168. “Get Off of My Cloud,” Rolling Stones. Songwriters: Mick Jagger, Keith Richards; #1 pop; 1965. When it came time to release a follow-up single to “Satisfaction,” The Rolling Stones were up to the challenge, responding with another #1 U.S. and U.K pop hit. Mick Jagger, “That was Keith’s melody and my lyrics. It’s a stop-bugging-me, post-teenage-alienation song. The grown-up world was a very ordered society in the ’60s, and I was coming out of it. America was even more ordered than anywhere else. I found it was a very restrictive society in thought and behavior and dress.” Author Andrew Grant Jackson (a very presidential sounding name, no?), “The song was a prime example of how to remake your smash hit the same but different. The ‘hey-hey’ hook from ‘Satisfaction’ was recycled for crowd sing-alongs, and Charlie Watts’ instantly recognizable drumbeat set the kids dancing to the proto-Hustle of the Chez Vous Walk (also known as the Marvin Gaye Walk). Keith Richards’ distorted guitar snarls in aggravation at being hounded by the record label to top ‘Satisfaction’ just eight weeks later. (Brian) Jones simplifies the ‘Last Time’ riff into the stoned shrug of ‘What, me worry?’” Competitor Neil Young’s assessment, “’Satisfaction’ was a great record. ‘Get Off of My Cloud,’ even better record. Looser, less of a hit. More of a reckless abandon.”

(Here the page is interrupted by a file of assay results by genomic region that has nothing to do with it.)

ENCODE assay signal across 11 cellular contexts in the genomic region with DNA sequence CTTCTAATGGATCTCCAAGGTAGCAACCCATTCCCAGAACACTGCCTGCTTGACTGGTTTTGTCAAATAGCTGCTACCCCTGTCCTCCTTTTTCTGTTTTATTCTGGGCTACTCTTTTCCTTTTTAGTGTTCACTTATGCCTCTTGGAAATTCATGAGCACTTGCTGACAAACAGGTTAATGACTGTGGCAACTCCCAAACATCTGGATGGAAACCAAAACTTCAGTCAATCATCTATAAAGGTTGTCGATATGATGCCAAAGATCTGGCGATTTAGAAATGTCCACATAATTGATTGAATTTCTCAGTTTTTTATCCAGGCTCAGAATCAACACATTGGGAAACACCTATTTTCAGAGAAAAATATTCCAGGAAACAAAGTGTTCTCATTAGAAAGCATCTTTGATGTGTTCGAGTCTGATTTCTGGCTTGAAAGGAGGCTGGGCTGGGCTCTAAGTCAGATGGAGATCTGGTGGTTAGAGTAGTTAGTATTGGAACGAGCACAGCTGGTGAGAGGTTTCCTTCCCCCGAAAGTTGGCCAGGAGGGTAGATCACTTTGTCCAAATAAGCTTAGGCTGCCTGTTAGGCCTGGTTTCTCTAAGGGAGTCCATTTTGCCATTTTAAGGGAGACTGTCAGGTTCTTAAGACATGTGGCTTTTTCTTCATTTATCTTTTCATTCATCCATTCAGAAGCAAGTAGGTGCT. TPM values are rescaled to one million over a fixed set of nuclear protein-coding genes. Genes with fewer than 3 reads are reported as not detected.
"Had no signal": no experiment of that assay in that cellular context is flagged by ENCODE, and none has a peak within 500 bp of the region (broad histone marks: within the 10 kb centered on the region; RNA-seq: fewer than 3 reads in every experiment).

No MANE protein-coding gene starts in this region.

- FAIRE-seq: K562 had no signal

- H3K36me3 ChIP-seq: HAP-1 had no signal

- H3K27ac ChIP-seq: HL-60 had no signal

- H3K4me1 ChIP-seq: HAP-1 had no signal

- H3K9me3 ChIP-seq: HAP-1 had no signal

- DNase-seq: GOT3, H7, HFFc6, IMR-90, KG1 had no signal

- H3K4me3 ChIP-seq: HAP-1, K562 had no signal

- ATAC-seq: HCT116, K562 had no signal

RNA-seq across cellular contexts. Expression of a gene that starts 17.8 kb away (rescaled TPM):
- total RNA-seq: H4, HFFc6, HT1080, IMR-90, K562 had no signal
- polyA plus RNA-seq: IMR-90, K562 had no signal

167. “Ain’t Too Proud To Beg,” The Temptations. Songwriters: Norman Whitfield, Eddie Holland; #13 pop/#1 R&B; 1966. The lean, hard hitting “Ain’t Too Proud to Beg” was Norman Whitfield’s first production for The Temptations, a role he coveted, taking that job from Smokey Robinson after “Get Ready” failed to hit the Top Twenty on the pop charts. Author Joel Francis, “If you’re not hooked in the first five seconds of this song, you haven’t been paying attention. All the elements attack immediately: the drum roll coupled with the insistent clanging cymbal, the knuckle-roll piano riff and, of course, David Ruffin’s raspy vocal. The stinging staccato guitar that shows up later in the initial verse is a direct homage to James Brown. Throw in the glorious backing vocals from the rest of the Temptations and a stellar horn line and you’ve got not only an incredible song, but a definitive snapshot of Motown in full glory.” Whitfield created the sense of desperation by pushing David Ruffin to sing above his vocal range; Otis Williams of the Temptations later recalled that by the end of the session, Ruffin was “drowning in sweat and his glasses were all over his face.” “Ain’t Too Proud to Beg” returned to the Top Twenty of the pop charts in 1974, courtesy of the Rolling Stones.